I really think we need a Top Down approach to this problem. We need a definition in code of how a boundary between layer/components looks like, that as a result, drives those object-to-object boundaries to comply the high level design. That definition needs to be flexible, as you would start by defining some common sense boundaries, like layer boundaries or feature boundaries, but as code evolve you would need to rearrange those boundaries.
Failing to concrete those high level boundaries in code, results in the situation described at the beginning, hoping that the architectural style will emerge in code magically. But only takes one of the low level boundaries failing to be respected / defined, and then, there won’t be a high level boundary anymore. Then if you try to deploy that component/layer in a separate package, you won’t be able to do it until you fix every violation. That’s when the architecture and the implementation divorce from each other.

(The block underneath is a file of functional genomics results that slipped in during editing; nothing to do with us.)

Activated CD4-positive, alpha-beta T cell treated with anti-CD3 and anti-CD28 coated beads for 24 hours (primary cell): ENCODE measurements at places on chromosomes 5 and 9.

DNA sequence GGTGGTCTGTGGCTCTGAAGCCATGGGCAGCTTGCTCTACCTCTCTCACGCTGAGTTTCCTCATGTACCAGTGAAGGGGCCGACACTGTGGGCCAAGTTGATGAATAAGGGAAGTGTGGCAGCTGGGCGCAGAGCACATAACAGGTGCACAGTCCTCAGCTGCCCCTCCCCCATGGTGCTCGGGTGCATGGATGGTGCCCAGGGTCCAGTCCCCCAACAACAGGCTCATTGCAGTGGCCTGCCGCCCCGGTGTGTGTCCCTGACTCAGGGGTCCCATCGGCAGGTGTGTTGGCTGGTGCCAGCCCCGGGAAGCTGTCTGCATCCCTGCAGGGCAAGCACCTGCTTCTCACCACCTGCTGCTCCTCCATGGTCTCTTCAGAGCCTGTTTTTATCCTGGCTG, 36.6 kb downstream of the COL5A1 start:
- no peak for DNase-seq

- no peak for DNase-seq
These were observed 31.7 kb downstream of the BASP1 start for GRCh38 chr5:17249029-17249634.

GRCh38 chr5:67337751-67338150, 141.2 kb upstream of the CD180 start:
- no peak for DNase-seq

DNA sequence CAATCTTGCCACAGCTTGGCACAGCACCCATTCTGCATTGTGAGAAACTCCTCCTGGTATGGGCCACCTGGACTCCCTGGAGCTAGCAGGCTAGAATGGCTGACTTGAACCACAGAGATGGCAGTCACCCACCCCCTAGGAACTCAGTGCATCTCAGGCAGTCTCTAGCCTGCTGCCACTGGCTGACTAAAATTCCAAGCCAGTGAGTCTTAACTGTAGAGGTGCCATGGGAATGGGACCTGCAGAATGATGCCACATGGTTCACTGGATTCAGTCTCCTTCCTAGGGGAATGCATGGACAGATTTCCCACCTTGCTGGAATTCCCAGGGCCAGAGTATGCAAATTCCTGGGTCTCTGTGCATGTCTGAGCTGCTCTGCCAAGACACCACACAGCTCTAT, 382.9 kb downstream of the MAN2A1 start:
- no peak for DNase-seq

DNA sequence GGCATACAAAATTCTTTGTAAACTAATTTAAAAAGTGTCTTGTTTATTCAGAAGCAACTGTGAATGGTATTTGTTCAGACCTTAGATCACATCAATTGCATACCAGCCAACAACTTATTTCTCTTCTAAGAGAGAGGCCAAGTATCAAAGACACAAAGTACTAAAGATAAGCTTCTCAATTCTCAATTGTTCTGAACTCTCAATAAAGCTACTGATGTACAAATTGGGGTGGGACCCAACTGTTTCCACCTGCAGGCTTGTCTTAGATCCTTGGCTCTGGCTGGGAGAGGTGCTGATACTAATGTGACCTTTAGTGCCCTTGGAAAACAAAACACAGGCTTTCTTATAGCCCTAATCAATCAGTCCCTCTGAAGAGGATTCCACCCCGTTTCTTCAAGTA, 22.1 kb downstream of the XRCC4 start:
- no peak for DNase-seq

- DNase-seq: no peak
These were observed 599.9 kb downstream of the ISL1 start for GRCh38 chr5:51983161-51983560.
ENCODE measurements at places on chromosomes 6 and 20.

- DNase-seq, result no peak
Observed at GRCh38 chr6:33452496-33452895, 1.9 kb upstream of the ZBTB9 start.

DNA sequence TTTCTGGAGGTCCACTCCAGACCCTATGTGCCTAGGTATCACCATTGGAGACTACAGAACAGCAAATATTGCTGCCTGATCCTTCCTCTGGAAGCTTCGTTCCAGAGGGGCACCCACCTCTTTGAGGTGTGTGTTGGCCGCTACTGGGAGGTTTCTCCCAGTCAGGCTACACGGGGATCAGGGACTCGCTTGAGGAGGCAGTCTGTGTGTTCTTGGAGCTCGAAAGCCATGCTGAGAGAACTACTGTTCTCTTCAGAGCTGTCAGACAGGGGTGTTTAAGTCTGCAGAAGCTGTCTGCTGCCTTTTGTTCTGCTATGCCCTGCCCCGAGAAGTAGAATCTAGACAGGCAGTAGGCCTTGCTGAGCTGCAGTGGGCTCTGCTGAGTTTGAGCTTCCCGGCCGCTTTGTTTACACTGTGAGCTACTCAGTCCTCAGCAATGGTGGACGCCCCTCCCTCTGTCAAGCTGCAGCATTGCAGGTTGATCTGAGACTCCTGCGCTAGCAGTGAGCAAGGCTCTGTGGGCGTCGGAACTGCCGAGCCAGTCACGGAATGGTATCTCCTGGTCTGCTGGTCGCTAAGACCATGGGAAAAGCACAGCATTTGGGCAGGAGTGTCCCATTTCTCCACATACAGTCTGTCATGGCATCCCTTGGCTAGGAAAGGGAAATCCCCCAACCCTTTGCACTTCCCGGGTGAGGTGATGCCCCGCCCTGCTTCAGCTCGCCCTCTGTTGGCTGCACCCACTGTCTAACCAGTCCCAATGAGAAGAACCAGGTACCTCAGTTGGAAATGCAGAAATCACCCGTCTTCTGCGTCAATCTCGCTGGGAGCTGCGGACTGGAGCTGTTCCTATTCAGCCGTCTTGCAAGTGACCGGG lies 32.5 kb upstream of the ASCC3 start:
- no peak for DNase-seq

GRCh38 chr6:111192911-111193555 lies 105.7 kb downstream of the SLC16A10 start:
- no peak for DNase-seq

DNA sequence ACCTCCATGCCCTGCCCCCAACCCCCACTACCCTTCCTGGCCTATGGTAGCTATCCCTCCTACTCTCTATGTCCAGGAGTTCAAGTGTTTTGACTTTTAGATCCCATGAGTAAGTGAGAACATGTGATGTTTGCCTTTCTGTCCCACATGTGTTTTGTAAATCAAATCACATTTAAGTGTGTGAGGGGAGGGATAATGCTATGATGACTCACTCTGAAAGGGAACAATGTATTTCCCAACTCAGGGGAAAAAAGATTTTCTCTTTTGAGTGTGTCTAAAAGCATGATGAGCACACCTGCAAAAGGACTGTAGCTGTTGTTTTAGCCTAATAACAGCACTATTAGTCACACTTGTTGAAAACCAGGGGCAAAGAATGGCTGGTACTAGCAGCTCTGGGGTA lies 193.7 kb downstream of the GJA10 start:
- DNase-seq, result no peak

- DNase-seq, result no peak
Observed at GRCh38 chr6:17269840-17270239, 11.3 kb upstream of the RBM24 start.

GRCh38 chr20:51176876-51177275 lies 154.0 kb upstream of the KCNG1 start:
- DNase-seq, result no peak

“Architecture is a hypothesis that needs to be proven by implementation and measurement” –Tom Gilb
I think this approach looks promising, at least conceptually. As a mathematician I am influenced that every concept needs a formal definition, in some formal language. As an iOS developer, that language for me is Swift. That’s why I have created a framework that provides mechanisms for modeling those boundaries in code, helping the developer to manage the object graph construction as I explained. In my experience I have seen this enforces those low level boundaries to respect the high level boundaries, and ultimately the architecture. I also refactored an old app, I created some years ago using this framework.
Framework and Sample Code Links:
Boundaries framework — Source-Level Boundaries Modeling Framework for Swift.
Appstore Example App — A clean architecture iOS Example App.